times 6 percent.
So, that way of doing it says that each additional year's distribution will be based on the previous
year's dollar distribution, not percentage. So, what could happen with this particular
model? Here's what we fear the most. If you're saying that last year we distributed $200
million, so 70 percent of the number will be based on the $200 million. And then, what
you're going to get to is if your endowment then drops another 20 percent, the percentage
of the endowment you have to spend to get to $200 million goes up. So we're at 7 percent
this year, in 2010, which is quite high. We could be at 9 percent or 10 percent next year
if the endowment drops again.
So, while people think that there are advantages because it sort of smoothes more or you have
the same amount of dollars coming out every year, the danger is if the endowment drops
again, then you're spending huge chunks of your endowment on any given year. And that
will begin to get you in trouble, especially with the public equity, the part of our endowment
that you can turn into cash. So that's one model. Just base it on the previous year's
dollar distribution.
Another model, which is the one that was recommended to us by the Board of Trustees is to bring
the rate down to our historic range right away. In the first year, go to 5.4 percent
from 7 percent, then to 5.3 percent. In other words, pegging the distribution at a percent,
not at the previous year's dollar distribution. And then to use the 70/30 formula up here
after that once we get down to a manageable range. So those are the two models. One is
to simple peg it to what you spent the year before; and the other is to get it down to
the range that we have normally been in.
Now, it shouldn't be surprising to you. So the color, I'm sorry for so many colors, but
the one that the board has recommended to us, of course, is the green one. And then
you'll see, though, what the others look like in terms of distribution rate and in terms
of the dollars given out. It shouldn't be surprising to you that this green line, which
is what we've called the sustainable rate, which is to get down to 5.4 percent right
away, in what we have talked about as a positive economy, gets us back to where we were at
the high water mark sooner than any of the other scenarios.
Now, let me just make a point. Getting to the high water mark is not the concern. That's
not our priority. Our priority is to manage the endowment effectively, turn it into something
very positive for our budget, as opposed to allowing it to remain the source of volatility
for our budget.
Now, colleges and universities are now using 4.5 percent to 5.5 percent as the target range
for endowment spending. That's what's considered normal, best practice. And you can see historically
from 1995 until 2008, we were very much, and even below, that range. That's what we had
always wanted to do. This spike is because of what we said. We took seriously the notion
of intergenerational equity and thinking as everyone else was that our endowment will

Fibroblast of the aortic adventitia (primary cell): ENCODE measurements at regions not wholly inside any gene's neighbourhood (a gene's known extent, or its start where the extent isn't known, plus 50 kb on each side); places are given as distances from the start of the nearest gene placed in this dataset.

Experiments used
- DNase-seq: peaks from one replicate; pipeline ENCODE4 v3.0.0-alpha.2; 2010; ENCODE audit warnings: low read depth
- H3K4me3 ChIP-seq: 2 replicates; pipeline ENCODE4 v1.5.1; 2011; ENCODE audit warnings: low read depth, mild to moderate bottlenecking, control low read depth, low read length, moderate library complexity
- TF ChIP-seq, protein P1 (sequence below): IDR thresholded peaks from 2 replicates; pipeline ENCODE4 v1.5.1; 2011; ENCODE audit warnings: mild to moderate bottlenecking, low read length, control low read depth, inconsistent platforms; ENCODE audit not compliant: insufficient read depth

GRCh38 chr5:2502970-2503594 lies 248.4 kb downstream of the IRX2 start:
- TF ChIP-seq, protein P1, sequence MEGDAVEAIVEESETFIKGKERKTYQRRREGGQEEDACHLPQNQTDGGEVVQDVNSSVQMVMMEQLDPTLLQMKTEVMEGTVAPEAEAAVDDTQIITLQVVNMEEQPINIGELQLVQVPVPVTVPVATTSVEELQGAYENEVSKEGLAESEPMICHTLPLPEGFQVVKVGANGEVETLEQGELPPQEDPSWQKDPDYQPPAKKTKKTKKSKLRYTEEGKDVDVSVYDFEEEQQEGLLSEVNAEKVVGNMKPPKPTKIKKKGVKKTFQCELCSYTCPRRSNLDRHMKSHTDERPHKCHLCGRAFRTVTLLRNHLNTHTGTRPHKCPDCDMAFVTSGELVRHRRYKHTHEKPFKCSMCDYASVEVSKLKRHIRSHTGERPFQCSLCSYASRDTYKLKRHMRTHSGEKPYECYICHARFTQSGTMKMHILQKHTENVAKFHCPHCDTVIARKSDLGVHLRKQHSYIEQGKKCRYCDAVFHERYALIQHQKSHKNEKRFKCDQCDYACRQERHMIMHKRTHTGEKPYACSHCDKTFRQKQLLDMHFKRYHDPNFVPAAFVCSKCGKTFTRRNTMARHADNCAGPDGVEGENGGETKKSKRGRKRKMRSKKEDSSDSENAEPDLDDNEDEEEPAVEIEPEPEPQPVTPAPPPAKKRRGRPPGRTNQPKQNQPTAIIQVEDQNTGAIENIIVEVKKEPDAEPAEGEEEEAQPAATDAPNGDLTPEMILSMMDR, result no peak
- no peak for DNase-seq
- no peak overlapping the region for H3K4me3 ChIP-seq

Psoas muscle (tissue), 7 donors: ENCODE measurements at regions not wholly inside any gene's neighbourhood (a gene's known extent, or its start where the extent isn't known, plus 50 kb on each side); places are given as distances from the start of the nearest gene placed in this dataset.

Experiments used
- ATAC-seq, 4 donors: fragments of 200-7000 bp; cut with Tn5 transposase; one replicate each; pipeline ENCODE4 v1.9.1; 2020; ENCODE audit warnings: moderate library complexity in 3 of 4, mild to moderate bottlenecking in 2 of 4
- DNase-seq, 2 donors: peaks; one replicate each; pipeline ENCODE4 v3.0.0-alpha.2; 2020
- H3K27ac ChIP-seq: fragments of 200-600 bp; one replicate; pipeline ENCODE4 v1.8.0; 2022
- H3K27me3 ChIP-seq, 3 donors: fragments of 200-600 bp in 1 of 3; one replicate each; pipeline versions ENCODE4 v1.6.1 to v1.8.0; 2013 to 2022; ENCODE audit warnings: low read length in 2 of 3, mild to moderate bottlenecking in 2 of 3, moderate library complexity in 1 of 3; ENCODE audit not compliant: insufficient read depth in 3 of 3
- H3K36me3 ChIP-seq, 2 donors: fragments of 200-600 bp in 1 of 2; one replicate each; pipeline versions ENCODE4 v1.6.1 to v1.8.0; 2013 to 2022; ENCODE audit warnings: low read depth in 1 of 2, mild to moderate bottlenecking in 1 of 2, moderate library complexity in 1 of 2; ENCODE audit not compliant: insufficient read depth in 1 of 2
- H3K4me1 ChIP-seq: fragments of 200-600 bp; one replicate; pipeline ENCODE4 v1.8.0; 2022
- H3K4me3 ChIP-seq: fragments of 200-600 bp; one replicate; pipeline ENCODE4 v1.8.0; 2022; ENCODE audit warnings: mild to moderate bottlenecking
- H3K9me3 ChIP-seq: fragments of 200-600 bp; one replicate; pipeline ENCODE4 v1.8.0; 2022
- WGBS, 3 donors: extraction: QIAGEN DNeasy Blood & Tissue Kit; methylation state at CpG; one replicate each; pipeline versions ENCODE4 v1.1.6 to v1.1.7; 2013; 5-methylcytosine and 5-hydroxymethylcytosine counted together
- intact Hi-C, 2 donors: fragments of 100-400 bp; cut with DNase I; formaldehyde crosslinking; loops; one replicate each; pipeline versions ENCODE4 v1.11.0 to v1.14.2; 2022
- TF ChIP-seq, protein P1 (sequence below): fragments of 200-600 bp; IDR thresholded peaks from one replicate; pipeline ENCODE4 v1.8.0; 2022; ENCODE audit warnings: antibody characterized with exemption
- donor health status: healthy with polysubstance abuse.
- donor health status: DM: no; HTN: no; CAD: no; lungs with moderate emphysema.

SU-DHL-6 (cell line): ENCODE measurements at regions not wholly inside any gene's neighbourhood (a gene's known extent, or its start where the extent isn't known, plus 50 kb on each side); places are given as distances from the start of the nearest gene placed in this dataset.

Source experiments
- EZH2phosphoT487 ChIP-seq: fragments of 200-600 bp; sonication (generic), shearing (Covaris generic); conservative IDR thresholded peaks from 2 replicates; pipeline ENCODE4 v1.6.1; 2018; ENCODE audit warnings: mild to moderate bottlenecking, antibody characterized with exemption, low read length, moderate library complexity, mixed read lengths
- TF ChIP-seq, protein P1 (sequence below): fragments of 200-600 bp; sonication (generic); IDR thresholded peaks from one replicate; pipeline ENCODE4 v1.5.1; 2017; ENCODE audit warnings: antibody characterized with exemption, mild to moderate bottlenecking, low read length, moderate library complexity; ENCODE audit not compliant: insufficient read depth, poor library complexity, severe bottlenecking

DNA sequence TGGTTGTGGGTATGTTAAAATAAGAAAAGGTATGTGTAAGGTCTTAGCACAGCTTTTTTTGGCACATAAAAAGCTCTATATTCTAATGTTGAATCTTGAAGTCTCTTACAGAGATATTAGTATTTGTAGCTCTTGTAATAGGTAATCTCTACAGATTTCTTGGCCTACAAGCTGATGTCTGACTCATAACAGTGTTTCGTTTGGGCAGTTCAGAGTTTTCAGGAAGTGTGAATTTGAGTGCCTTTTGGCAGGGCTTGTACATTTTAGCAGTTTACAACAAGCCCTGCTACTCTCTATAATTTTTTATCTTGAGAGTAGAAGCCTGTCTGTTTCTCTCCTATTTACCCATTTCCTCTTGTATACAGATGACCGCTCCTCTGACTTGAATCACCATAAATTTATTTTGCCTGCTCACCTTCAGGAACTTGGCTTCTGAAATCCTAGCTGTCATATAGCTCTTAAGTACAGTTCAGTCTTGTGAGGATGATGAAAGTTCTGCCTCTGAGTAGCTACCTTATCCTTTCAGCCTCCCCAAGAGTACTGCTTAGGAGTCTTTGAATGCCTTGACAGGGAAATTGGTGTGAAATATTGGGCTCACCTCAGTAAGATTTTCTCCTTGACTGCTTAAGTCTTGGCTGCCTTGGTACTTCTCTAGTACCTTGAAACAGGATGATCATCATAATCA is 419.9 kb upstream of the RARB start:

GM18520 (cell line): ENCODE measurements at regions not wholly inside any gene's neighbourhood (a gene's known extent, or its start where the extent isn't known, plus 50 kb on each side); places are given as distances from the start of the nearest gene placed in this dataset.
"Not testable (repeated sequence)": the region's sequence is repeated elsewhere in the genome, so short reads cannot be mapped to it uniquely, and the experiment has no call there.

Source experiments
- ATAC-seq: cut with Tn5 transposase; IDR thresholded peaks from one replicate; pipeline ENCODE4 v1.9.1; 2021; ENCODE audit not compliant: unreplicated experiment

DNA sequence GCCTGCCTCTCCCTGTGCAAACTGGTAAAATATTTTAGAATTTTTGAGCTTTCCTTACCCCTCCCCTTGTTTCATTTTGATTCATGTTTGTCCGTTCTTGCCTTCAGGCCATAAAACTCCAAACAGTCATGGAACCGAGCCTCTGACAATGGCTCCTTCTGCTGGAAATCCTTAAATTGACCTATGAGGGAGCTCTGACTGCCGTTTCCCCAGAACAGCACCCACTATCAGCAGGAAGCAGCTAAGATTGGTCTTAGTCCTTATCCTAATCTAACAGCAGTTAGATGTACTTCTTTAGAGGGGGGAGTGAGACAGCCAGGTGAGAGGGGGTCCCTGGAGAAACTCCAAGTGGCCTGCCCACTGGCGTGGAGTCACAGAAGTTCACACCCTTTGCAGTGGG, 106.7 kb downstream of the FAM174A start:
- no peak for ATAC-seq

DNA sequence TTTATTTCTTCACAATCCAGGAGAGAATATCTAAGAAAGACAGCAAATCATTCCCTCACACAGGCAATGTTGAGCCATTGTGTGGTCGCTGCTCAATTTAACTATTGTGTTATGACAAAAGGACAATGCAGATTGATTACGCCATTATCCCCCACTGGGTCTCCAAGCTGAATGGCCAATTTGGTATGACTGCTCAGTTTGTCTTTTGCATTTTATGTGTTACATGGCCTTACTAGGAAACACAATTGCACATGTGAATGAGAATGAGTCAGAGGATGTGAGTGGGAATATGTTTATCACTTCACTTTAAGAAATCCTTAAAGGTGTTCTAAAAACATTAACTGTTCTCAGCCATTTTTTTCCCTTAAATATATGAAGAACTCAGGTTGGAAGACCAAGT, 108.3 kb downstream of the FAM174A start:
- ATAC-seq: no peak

continue to grow. We thought it would make sense to do things for the students of today
instead of waiting and giving all the benefit to the students of tomorrow. So we went up.
Now, there are two ways, the two different models. This is assuming what we call the
positive economy; 5 percent growth this year, 3 percent next year, 8 percent every year
afterwards. What happens is that if we use the first model, the model which says that
endowment distribution will be based on the previous year's endowment distribution, we
don't get to the target range for endowment distribution until 2016. And so we're going
to be here, but we could be up here. If the economy drops again, we could be higher. So
basing it on the previous year's dollar number is worrisome in that we could have a lot of
volatility out here and we won't reach, even in a positive economy, we won't reach our
target distribution rate until well after 2015.
With the model recommended by the board, we go right to the target area and the distribution
rate goes down to our target of 5 percent by 2015. Now, what if there is a relatively
more unpredictable economy? Let me go back a second. These are the numbers we use for
the red line and the yellow line. Let's say we grow 3 percent this year. But let's say
we drop 10 percent the year after that, and then we have up and down results after that.
Now, one of the things that colleges and universities did not do, and this is across the board,
is that we did not plan for this kind of economy. Nobody did. Very few people really thought,
"Well gosh, what if we drop 20 percent?" Nobody even considered that, including Lehman Brothers
and Bear Stearns, so we are not in bad company.
So we just tried to think to ourselves, "What would happen if you had this kind of jagged
recovery?" And so what happens is that even with a jagged recovery, if we push our rate
down immediately to 5.4 percent, then we stay in the range for the whole time. If we don't
and we base it on the formula of what we spent the year before, we actually never get there.
So, here are the actual dollar amounts, what that means. Now, this blue line, of course,
is the line where I showed you that we don't get to our target distribution rate until
well after 2015. So, this blue line, we think, is unsustainable to begin with because it
just puts so much volatility back into - It introduces the possibility that our rate
of spending, if the endowment drops, could skyrocket up to 8 or 9 percent.
You'll see there's more money coming out earlier, but we're going down in terms of distribution
until 2017. So in other words, we'll be making cuts every year until 2017. And if it's an